8. It is therefore wicked and harmful to permit ourselves to drift into that weak apprehension of future realities expressed in many hymns, and much loose preaching and speaking of these days. What right have we to thoughts of “going to heaven,” merely, concerning those who “fall asleep”? God says they have departed to “be with Christ” (Philippians 1:23), or “to be at home with the Lord” (2 Corinthians 5:8)122
It is sad to find, from a devoted pen like Cowper’s:
“Then in a nobler, sweeter song
I’ll sing they power to save.
When this poor lisping stam’ring tongue
Lies silent in the grave!”
How much better to sing:
“When this poor lisping stam’ring tongue Hath triumphed o’er the grave!”
But it is even more distressful to hear real Christians using blinded, demoralized, worldly expressions concerning a believer’s falling asleep: such as “he passed on,” “he is gone into the unknown,” etc.
Now while we may not be certain that the New Jerusalem is yet opened to the saints (for that event, perhaps, is reserved for Christ’s second coming, and for His saints in redeemed bodies), yet surely we should have that City constantly before us as a reality; and remember that those that have gone to be with Christ are simply swelling the great expectant throng, whose eager hope looks forward to that blessed day of glory and joy when they shall enter in through the gates into that ineffably blessed City!
Meanwhile, the saints are “with Christ.” Paul, in 2 Corinthians 12, “was caught up into Paradise (to the third heaven) and heard unspeakable words, which it is not lawful for a man to utter.”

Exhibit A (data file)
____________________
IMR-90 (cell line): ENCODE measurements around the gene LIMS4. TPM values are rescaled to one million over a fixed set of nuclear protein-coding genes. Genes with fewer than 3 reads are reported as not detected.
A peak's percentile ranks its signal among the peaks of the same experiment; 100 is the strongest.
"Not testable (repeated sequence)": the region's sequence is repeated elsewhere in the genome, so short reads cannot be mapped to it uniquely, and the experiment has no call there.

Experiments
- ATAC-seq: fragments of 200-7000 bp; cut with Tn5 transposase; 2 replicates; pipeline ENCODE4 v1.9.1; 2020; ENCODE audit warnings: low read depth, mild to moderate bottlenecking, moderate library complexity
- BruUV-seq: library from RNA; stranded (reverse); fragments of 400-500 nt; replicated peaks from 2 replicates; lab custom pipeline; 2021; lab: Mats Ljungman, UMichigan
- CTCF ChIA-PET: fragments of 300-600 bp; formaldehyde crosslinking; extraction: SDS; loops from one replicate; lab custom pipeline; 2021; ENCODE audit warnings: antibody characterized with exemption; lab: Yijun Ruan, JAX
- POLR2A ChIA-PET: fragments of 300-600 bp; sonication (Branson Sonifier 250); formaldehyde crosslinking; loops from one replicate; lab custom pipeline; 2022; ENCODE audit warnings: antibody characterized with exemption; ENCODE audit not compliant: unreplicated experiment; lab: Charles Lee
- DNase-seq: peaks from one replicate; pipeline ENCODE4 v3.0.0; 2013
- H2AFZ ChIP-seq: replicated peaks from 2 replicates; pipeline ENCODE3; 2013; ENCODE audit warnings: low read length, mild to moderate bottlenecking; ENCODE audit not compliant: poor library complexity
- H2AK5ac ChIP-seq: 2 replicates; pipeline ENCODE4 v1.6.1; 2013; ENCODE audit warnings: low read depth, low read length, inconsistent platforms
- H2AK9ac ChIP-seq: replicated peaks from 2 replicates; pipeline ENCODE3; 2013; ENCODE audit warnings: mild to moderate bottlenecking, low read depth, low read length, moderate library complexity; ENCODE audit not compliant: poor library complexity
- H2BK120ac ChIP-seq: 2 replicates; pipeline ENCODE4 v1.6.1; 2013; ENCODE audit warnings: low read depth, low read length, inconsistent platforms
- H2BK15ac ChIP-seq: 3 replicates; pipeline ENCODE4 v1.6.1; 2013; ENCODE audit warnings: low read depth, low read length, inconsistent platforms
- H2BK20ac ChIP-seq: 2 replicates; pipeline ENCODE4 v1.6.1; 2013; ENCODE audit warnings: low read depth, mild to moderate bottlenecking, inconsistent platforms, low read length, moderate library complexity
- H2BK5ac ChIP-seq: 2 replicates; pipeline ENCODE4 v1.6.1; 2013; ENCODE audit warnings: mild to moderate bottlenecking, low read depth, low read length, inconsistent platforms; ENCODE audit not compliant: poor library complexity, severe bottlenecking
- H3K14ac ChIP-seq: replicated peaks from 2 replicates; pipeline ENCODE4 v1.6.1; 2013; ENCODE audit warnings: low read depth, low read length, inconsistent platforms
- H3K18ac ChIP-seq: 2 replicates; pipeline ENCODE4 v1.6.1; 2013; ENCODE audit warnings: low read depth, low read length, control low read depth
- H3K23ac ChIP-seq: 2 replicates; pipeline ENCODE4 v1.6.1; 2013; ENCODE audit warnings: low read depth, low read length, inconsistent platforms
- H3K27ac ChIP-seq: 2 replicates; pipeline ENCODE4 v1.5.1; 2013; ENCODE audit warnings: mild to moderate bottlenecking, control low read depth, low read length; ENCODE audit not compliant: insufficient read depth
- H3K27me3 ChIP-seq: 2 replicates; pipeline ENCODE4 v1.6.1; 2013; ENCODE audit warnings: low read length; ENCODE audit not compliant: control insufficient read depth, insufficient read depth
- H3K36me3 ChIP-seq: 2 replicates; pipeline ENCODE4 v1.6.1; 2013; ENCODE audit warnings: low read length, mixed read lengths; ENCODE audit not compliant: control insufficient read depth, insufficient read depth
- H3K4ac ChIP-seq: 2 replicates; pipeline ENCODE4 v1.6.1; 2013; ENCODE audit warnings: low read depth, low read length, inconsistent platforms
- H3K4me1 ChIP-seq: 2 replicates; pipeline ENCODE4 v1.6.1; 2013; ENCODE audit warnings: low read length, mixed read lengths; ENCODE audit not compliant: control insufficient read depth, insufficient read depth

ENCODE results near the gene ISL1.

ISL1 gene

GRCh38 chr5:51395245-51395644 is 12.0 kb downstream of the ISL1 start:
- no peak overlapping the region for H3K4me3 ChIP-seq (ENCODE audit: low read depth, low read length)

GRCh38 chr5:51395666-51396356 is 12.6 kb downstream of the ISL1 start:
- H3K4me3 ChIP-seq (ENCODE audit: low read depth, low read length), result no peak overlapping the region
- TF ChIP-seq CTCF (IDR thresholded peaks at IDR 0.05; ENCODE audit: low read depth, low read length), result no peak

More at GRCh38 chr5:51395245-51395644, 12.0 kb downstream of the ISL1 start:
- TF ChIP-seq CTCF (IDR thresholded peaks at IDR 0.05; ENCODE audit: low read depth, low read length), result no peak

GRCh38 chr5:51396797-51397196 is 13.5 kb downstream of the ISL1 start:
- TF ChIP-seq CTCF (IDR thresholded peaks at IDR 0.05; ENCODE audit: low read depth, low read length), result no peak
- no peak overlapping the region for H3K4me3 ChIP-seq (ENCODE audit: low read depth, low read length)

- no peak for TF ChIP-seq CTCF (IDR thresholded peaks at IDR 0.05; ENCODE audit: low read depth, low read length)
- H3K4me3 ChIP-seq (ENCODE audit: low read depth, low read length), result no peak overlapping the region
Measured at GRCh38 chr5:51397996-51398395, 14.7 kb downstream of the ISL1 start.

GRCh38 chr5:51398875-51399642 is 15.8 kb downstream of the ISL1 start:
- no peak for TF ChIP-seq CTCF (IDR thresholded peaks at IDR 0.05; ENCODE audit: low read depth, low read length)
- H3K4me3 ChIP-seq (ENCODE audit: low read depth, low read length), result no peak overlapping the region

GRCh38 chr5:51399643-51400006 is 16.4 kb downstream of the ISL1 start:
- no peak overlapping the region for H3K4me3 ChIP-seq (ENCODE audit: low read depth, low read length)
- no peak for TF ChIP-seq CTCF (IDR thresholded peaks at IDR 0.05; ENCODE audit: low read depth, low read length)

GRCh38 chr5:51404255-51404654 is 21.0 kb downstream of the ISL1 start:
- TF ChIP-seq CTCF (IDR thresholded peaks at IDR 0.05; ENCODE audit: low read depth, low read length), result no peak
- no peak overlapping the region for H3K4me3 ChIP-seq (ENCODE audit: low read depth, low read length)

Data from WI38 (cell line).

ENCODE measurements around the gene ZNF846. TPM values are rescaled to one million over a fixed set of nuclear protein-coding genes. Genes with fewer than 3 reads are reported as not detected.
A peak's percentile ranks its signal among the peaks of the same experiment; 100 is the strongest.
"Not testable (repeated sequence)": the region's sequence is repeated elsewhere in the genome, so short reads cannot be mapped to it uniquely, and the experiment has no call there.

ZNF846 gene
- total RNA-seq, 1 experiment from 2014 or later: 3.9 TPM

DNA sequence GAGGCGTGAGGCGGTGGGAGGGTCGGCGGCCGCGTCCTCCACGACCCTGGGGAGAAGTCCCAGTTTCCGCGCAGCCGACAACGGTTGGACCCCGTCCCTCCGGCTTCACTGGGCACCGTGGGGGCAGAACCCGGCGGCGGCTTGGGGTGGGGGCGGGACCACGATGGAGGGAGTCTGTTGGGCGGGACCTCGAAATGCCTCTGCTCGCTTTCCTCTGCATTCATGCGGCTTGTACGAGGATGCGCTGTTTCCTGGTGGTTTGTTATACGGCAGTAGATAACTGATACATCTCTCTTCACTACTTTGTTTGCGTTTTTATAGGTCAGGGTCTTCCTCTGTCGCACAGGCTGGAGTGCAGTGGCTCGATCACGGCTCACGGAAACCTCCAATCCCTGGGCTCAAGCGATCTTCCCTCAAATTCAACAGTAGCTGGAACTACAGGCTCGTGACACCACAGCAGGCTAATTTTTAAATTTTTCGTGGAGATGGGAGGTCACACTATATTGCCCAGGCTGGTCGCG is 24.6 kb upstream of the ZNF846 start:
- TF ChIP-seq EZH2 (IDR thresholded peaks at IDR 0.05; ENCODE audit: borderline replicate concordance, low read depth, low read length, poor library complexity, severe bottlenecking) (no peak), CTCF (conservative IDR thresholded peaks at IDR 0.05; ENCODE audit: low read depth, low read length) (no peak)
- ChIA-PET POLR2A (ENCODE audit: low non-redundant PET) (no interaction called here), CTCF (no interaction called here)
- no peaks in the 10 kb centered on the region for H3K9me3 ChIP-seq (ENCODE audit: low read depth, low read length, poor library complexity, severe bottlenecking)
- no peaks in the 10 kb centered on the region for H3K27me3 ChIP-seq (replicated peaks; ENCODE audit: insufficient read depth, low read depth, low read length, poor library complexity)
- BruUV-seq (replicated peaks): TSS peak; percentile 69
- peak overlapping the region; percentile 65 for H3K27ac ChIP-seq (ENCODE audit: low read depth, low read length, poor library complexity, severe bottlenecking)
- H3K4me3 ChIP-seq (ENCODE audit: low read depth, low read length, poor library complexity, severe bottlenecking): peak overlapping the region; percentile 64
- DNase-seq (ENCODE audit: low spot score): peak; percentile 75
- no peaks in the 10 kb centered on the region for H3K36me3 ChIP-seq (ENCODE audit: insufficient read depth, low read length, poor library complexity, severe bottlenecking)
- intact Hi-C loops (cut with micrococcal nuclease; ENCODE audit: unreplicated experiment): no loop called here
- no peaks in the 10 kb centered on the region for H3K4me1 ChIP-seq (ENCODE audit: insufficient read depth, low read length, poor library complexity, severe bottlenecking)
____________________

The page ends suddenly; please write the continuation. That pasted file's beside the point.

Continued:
Evidently he was given to taste the infinite joy of what is coming.
What a company is gathering yonder!
Some believe that the marriage of the Lamb will mark the Bride’s entrance into that city.
At all events, remember that it is a literal city to which you are going. There cannot be anything else meant!123
II. Its Object and Destiny
It is the eternal dwelling place, “habitation,” of God—Father, Son and Holy Spirit. Although only “God and the Lamb” are named, yet we know from the Scriptures, and from this very book of Revelation, that the blessed Spirit administers eternally that glorious state of which the Father is the Author and the Son the Source.
In other parts of Scripture, as we have noted before, various aspects of God’s throne are displayed: in connection sometimes with the expression of His character, or being, as the Holy One; sometimes with the execution of His government; sometimes with the form of His perpetual worship—as in the progressive perpetual tenses of Revelation 4:9, 10.
But God’s home is never spoken of until the New Jerusalem comes on the scene. Heretofore, it had been written: “Heaven is my throne, and the earth is my footstool” (Isaiah 66:1). To Israel in the wilderness, through Moses, Jehovah had indeed said, “Let them make me a sanctuary, that I may dwell among them,” and it was done. Yet he dwelt in thick darkness, and judgments had to be executed from time to time upon that unbelieving and wilful generation: so that finally, as we read in Ezekiel 8:6 (and in all the prophets) they drove Him away from His sanctuary—as they did afterwards His Son when He sent Him to them.